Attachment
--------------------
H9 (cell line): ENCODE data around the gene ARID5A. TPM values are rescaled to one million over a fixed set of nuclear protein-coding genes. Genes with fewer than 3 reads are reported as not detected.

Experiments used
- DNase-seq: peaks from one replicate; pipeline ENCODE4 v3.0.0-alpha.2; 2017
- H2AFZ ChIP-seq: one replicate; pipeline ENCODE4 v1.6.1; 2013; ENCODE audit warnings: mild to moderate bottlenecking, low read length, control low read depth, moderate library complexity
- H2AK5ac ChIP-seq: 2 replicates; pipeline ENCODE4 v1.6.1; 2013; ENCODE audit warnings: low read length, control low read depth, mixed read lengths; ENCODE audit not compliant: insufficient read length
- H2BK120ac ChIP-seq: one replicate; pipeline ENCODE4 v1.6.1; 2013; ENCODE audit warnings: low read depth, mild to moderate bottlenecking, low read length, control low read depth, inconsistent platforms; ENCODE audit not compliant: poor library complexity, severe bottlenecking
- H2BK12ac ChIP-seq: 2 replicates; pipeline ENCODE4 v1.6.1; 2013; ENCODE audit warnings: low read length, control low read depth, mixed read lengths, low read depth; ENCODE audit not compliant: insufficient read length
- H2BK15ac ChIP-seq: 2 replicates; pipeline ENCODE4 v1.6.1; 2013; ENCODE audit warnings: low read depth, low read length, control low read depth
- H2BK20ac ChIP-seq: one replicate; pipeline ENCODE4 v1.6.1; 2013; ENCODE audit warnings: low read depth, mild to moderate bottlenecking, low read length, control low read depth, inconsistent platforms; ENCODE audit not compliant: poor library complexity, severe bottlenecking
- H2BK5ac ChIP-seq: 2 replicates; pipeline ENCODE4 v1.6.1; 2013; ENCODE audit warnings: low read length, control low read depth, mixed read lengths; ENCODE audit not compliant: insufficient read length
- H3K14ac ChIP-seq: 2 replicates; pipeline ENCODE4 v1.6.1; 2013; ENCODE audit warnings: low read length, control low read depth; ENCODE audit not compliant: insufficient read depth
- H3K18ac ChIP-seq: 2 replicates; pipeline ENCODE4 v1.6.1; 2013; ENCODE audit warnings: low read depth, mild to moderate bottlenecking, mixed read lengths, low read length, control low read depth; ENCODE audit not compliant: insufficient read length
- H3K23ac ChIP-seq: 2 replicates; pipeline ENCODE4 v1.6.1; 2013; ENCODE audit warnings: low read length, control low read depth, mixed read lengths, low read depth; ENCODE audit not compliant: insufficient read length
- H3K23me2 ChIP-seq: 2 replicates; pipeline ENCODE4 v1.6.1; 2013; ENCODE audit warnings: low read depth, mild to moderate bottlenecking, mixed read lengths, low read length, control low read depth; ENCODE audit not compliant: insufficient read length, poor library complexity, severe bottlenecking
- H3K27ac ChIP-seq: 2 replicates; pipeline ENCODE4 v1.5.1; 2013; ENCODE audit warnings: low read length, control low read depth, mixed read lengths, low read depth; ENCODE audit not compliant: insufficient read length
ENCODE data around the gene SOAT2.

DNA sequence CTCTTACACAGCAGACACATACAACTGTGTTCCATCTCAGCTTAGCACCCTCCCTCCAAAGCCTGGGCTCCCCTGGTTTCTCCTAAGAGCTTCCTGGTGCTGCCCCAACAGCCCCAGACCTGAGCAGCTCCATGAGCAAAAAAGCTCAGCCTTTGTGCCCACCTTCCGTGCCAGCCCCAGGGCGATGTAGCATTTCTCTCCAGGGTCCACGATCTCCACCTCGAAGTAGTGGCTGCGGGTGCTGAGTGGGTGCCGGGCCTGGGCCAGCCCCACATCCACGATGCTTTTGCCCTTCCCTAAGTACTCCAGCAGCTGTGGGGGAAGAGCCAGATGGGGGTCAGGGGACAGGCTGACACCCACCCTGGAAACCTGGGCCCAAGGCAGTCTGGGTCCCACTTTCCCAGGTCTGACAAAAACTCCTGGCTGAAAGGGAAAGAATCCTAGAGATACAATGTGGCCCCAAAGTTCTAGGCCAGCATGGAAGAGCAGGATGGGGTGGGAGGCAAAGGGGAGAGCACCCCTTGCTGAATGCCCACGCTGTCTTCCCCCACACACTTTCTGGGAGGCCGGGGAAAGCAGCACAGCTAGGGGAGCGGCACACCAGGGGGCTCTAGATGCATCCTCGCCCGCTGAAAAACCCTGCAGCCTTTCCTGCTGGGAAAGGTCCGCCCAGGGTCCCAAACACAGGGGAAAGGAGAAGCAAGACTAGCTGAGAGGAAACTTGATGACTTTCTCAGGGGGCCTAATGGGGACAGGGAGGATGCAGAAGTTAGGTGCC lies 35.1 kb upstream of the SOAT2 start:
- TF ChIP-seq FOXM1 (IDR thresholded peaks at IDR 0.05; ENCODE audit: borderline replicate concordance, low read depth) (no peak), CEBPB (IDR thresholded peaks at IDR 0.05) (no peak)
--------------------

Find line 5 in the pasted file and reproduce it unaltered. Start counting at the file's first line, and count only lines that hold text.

- H2AK5ac ChIP-seq: 2 replicates; pipeline ENCODE4 v1.6.1; 2013; ENCODE audit warnings: low read length, control low read depth, mixed read lengths; ENCODE audit not compliant: insufficient read length